Lastibility: 3. I’m not going to listen to it today – the title track is probably the best song and dispenses with a lot of the crap I don’t enjoy within the band, so I could see myself listening to that again. I wouldn’t walk out of the room if any song from the album came on. So it has to be a positive score. Again, the Deftones fans will surely listen to this for years and ages to come, but I’m not sure it has any relevance beyond that. 

Vocals: 2. Yeah… not great. Regardless of whether the vocals deliberately drop out of tune for effect or because the band are deaf, it doesn’t make for a pleasant listen. I’m sure people will argue, people always do, but from clean to harsh I’ve heard a thousand better. 

Coherence: 3. Sure, it sticks together. The synth moments repeat every so often. The emotional and musical aspects don’t differ wildly. It all makes sense. 

Mood: 3. Nothing exciting here. It evoked nothing in me, I don’t think I would hit the pit if I heard this in a club, even after a few pints. But it didn’t have me skipping tracks or piss me off.

Production: 4. One of the better aspects of the album.

Effort: 3. I’m sure it took as much effort as any other album does these days, but an extra point for being to create a fan favourite release this deep into their career. 

Relationship: 2. It doesn’t mean much to me and didn’t do much to convert me from my previous state of apathy. I can listen if it’s on, but I wont seek it out or anything else by the band.

Genre Relation: 3. It sounds like other Deftones music. It sounds like other Deftones-esque music.

Authenticity: 4. I’d tend to go 3 with this, but based on how much love the long-time fans have for the album it looks like it’s exactly what the fans hoped for in their wildest dreams.

Personal: 3. If this were a 10 point scale, I’d go with a 5 out of 10. But lets stick with a 3. I have no great feelings either way towards it, but at least I’m a little more educated about the band if they come up in conversation.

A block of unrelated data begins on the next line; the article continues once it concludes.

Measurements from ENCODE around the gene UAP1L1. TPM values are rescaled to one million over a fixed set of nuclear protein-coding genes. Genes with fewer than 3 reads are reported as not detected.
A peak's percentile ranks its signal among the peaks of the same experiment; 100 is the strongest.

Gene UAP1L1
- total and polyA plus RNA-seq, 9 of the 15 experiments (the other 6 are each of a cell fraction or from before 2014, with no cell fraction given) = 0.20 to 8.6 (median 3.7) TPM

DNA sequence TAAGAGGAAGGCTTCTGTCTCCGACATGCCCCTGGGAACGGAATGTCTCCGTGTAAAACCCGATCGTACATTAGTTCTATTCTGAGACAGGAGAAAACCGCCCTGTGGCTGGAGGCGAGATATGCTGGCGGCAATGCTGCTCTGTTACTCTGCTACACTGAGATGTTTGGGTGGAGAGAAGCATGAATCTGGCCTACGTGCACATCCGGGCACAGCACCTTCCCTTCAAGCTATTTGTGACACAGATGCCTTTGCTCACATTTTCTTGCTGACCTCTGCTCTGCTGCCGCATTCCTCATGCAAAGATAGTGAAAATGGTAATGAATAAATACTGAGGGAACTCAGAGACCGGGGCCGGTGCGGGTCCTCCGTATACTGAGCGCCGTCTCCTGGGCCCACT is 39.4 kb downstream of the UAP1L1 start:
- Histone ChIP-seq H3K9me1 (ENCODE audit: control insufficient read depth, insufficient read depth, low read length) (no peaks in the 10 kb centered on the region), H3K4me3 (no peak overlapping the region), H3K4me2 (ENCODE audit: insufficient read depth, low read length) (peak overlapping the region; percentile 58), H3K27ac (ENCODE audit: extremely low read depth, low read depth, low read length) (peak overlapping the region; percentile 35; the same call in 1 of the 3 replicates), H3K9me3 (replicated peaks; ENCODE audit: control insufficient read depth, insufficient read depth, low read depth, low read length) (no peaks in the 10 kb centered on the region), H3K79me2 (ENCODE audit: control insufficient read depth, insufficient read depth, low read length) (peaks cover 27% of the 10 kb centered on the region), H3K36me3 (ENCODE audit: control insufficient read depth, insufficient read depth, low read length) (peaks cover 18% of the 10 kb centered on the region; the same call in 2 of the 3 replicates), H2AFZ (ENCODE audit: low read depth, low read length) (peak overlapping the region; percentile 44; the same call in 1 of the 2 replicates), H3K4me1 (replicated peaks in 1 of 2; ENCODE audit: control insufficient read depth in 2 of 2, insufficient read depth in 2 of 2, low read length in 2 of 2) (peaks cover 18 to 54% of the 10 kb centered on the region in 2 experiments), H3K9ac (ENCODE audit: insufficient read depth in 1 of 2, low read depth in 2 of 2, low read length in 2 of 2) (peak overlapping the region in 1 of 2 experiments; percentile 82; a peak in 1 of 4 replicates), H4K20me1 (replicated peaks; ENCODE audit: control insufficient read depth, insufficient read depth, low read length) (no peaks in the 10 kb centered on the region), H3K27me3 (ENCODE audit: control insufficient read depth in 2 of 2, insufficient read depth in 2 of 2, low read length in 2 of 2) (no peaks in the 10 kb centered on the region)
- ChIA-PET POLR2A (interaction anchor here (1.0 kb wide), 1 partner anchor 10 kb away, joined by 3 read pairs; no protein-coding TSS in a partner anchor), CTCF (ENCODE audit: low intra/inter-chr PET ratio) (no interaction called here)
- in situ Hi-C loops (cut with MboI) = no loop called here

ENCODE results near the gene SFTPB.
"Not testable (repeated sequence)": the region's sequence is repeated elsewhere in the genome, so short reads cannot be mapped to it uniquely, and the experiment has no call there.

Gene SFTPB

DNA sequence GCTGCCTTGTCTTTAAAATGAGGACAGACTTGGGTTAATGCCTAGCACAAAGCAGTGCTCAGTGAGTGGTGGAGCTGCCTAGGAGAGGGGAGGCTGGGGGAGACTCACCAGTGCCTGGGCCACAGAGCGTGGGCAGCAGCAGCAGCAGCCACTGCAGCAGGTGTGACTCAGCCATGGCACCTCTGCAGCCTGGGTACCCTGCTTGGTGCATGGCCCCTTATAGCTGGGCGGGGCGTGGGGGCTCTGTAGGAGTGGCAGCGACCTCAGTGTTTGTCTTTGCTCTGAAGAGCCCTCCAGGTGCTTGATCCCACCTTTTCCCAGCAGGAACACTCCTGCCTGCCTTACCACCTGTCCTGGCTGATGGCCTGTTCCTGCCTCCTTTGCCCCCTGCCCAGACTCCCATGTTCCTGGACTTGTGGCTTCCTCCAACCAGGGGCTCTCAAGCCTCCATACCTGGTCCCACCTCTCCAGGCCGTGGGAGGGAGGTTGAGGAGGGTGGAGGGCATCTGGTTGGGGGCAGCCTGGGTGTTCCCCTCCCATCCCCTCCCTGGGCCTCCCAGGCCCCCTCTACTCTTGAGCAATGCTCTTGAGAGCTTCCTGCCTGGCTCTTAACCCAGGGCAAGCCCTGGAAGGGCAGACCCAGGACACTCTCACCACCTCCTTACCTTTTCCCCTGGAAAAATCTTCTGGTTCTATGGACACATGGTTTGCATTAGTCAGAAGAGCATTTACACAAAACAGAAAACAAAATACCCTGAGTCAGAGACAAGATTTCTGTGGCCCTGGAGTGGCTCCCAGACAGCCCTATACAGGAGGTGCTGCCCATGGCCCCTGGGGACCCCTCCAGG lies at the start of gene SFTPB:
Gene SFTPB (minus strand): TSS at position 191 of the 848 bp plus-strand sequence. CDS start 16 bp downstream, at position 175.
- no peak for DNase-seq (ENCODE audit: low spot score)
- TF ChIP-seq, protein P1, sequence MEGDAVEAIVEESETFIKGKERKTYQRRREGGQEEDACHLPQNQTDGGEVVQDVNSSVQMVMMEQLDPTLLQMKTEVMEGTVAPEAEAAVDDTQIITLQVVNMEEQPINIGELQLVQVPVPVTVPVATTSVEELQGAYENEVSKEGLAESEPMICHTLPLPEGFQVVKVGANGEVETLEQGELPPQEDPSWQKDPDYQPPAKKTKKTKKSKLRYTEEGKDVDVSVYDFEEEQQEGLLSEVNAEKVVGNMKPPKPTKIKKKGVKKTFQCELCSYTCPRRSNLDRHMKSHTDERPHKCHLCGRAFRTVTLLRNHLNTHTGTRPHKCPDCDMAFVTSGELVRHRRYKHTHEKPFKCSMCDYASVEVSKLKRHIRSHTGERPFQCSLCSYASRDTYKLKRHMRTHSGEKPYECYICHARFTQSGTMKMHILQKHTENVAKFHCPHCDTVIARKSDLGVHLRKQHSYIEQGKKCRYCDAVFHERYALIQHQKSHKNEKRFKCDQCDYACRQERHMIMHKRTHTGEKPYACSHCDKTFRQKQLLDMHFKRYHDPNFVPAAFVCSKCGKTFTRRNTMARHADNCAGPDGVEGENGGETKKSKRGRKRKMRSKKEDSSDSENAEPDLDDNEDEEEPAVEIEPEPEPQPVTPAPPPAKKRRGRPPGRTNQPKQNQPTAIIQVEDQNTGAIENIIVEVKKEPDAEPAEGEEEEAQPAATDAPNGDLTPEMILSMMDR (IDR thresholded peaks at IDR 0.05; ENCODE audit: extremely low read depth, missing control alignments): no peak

Miscellaneous: 3. Interesting enough artwork, interesting story in how the band have come back from tragedy.

Total: 60/100

One of our lowest scores so far, but still solidly in the above average section. Again, I’m content being in the minority with this one. Deftones don’t do it for me, but they’ve given what appears to be one of their best albums to the fans who have followed them since the 90s, so ignore me and go listen to it if it’s your jam. Let us know your thoughts on Ohms in the comments!

Best Original Score – 1981

Official Nominations: Chariots Of Fire. Raiders of The Lost Ark. Dragonslayer. On Golden Pond. Ragtime.

There are fewer more mocked genres than Fantasy, with it being all but ignored by the Academy until LOTR. Dragonslayer is an anomaly then in that it received a nomination – maybe not all that surprising as Alex North provided the score. It’s interesting in that much of the music was recycled from pieces which didn’t make his score for 2001 and while seeming out of place on the surface, give the film a different edge. If anything, this nomination should have opened the door for Fantasy scores receiving nominations, but as the following year would prove, the Academy learned nothing and caused one of their most horrific snubs.

Chariots Of Fire was the official winner this year – difficult to argue with that as it’s another score that you know long before you see the movie. If the 80s were the decade of synth, this was one of the pieces which popularized the instrument, and is one of the finest uses – easily one of the most iconic movie scores of all time. It’s perhaps a shame then that it’s up against Raiders Of The Lost Ark – John Williams is going to get my vote once more. If there’s a soundtrack more iconic that Chariots Of Fire, or at least on par with it, then it’s this one – Williams twisting Star Wars melodies to concoct yet another heroic, rousing whole.